Along the lines of production programming, there is some confusion with regards to the Reset_N and the Uart_rx jumper and how these affect "programming" and "application startup". Does the power on transition perform a system reset or do we absolutely need a reset button to start the App?"
18 RESET_N I/O PU VDDO Active-low system reset with open-drain output & internal pull-up resistor
The presumption has been that if our RESET pin is not connected to anything the reset pin will go high on power up. But if toggling low provides a reset, it doesn't say if we need to toggle it or if the reset is provided automatically on startup. The way the development kit works is we load the program, throw a switch, then push the RESET button to start the APP. There is just not enough detail in the documentation for us to incorporate it in our schematic. Any help on this would be appreciated.
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The linker memory map only applies to the execution region (the RAM) and not the load region (the NV storage). Unlike traditional load regions in the .elf, we remap them to NV, so linker symbols will not help you get to the data in NV at runtime. You have to use known/fixed offsets that are not used by the FW for storage.
Firmware security (20732) is probably what you are looking for. The .hex file that is downloaded to NV by the download tools in the SDK uses Intel hex format. So if you do have unique serial number etc to burn during factory programing, you should be able to edit the hex file (with appropriate tools) to insert this data in the location where you need it to be and then use chipload to download this new hex file.
When sampled on RESET only:
HCI UART Rx = High (Programming mode)
HCI UART Rx = Low (Application mode)
> Does the power on transition perform a system reset or do we absolutely need a reset button to start the App?"
There is an internal power-on-reset circuit in the chip which will reset and power it on when the input supply crosses the threshold. The reset button is not a requirement, but is there in the tag boards to make it easy to reset the chip during development. If this signal is pulled low, the chip will be remain in reset for as long as the line is asserted low.
> The way the development kit works is we load the program, throw a switch, then push the RESET button to start the APP......
You can turn off dip switch 2 on SW4 and power on the device too (over USB or the battery) and it will still initialize the app.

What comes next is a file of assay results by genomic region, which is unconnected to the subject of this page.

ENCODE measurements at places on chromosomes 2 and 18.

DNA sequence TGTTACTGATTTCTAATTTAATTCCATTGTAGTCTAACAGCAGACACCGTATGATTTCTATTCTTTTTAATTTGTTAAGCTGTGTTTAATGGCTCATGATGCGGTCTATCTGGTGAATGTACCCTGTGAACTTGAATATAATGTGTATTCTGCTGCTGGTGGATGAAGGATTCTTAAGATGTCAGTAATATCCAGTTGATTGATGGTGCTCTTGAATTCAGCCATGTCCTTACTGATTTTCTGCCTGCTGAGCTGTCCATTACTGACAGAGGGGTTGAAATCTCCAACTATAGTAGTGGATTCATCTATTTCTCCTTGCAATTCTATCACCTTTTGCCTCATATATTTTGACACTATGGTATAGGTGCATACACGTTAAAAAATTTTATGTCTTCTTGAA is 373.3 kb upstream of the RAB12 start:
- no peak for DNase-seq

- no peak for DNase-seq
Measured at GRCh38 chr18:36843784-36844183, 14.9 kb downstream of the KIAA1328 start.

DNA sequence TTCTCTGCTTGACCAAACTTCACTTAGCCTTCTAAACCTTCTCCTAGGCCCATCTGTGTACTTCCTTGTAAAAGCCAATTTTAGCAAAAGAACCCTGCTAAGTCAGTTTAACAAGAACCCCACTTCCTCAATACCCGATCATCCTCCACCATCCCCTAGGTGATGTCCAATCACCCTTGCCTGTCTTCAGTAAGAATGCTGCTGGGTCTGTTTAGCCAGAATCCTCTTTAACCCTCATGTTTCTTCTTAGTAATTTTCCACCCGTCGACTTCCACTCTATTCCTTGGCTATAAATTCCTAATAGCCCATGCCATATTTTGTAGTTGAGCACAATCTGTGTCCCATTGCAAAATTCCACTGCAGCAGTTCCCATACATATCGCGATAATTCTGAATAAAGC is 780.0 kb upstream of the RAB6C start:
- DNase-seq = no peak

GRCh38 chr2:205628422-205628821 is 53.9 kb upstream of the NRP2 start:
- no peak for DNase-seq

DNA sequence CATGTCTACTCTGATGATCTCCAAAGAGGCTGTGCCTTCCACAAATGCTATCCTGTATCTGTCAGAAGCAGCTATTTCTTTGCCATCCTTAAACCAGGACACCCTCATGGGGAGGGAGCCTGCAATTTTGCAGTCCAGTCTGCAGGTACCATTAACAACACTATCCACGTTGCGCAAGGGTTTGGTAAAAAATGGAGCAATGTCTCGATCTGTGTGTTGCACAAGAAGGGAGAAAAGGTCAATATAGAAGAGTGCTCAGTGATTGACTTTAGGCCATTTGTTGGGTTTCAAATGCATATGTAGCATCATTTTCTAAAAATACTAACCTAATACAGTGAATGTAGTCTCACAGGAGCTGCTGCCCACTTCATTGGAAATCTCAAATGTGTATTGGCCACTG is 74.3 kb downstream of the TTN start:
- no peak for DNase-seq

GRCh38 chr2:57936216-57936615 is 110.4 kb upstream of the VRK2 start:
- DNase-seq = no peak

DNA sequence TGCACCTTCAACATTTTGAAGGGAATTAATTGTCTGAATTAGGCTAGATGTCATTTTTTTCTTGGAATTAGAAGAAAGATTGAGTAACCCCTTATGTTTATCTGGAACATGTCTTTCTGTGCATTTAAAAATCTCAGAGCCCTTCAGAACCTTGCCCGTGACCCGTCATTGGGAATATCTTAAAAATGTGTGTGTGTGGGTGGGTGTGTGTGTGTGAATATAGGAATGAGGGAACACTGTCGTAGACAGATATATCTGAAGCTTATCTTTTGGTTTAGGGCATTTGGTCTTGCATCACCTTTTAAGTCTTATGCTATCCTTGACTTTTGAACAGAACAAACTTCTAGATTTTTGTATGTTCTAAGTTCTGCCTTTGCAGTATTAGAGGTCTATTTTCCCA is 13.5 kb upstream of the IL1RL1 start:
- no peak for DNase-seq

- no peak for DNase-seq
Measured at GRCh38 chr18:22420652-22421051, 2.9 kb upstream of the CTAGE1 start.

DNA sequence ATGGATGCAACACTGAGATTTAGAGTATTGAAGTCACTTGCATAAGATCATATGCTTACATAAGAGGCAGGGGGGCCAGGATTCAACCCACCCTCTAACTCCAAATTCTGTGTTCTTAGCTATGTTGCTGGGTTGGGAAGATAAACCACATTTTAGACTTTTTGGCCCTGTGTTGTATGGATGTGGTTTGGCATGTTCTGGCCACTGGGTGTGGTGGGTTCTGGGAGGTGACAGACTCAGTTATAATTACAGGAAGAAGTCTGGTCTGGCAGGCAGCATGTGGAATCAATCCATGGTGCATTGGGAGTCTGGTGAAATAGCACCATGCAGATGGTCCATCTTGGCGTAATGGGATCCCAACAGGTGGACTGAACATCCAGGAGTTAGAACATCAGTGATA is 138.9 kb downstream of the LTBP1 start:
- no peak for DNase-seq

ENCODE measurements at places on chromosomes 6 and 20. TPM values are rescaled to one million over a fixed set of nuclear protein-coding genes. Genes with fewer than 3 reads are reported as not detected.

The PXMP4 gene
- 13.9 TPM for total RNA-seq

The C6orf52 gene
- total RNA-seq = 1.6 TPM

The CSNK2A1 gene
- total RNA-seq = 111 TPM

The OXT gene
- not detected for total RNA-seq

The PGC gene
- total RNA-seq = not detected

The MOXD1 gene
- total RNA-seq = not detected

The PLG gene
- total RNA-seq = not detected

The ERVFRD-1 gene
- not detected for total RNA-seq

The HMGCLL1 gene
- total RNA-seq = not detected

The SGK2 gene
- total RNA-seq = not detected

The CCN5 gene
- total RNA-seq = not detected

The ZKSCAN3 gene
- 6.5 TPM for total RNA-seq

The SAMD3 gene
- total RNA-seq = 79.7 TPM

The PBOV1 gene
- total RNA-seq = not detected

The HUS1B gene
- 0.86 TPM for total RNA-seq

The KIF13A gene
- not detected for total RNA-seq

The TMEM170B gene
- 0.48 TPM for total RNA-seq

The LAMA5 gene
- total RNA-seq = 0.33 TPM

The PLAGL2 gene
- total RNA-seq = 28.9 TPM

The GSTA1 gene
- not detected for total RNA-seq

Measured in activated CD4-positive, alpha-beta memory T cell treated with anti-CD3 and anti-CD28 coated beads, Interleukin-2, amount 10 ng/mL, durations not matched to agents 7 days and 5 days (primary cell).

Thank you ! That was helpful
I'm attempting to go through the steps needed in order to add a serial number to the HEX file. This post and the one referenced above (regarding Firmware Security) give good information, but I was hoping you could add some more detail.
I've built the hex file using the SDK and can see how the first 40 bytes are used, as mentioned in the other post. You mention that I can edit this hex file to enter the serial number, but can you give me a more concrete example of how to edit the hex file and then how to read the EEPROM in the application code?
So for example, if I want to put the serial number after the 40 bytes, can I just enter the serial number after the 40 bytes (and also changing the number of bytes in that line as well)? Then do I use the function "bleapputils_eepromRead(...)" or maybe "bleappfwu_readMem(...)"?
When I look at the bleapputils.h file, it shows how to set a custom area offset and length. Is that necessary?
(I did try using that function, but it seems to read from EEPROM address 0xFF001C00, regardless of changing the bleapputils_eepromCustAreaOffset value - although I may have used it wrong).
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The hex file is in Intel hex format (Intel HEX - Wikipedia, the free encyclopedia). So you cannot hand-edit it trivially like you would a text file. I believe there are free/open source tools that let you edit Intel hex files. Or you can write Perl (or other similar) scripts to do the same. The main idea is to insert another hex record into the hex file at the location you want to write to.
The factory image (which is what is downloaded by the SDK) has a constant offset of 0xFF000000 to the physical offset of the NV (always 0x00 for now). The OTA (or PUART) update image is always at 0x00 (but I guess you will not need this security field in the OTA image). So if you want to put say 16 bytes of security info at offset 0x64 in the EEPROM, include a hex record at 0xFF000064 with these 16 bytes of data. The chiploader will write and verify this block of data too. If you are using serial flash, you have to put this in its own sector so OTA/PUART upgrade will not erase that sector.
When reading, you can use bleappfwu_readMem(), but remember to offset by 0xFF000000 for EERPOM or 0xF8000000 for serial flash. See ws_upgrade.c for an example.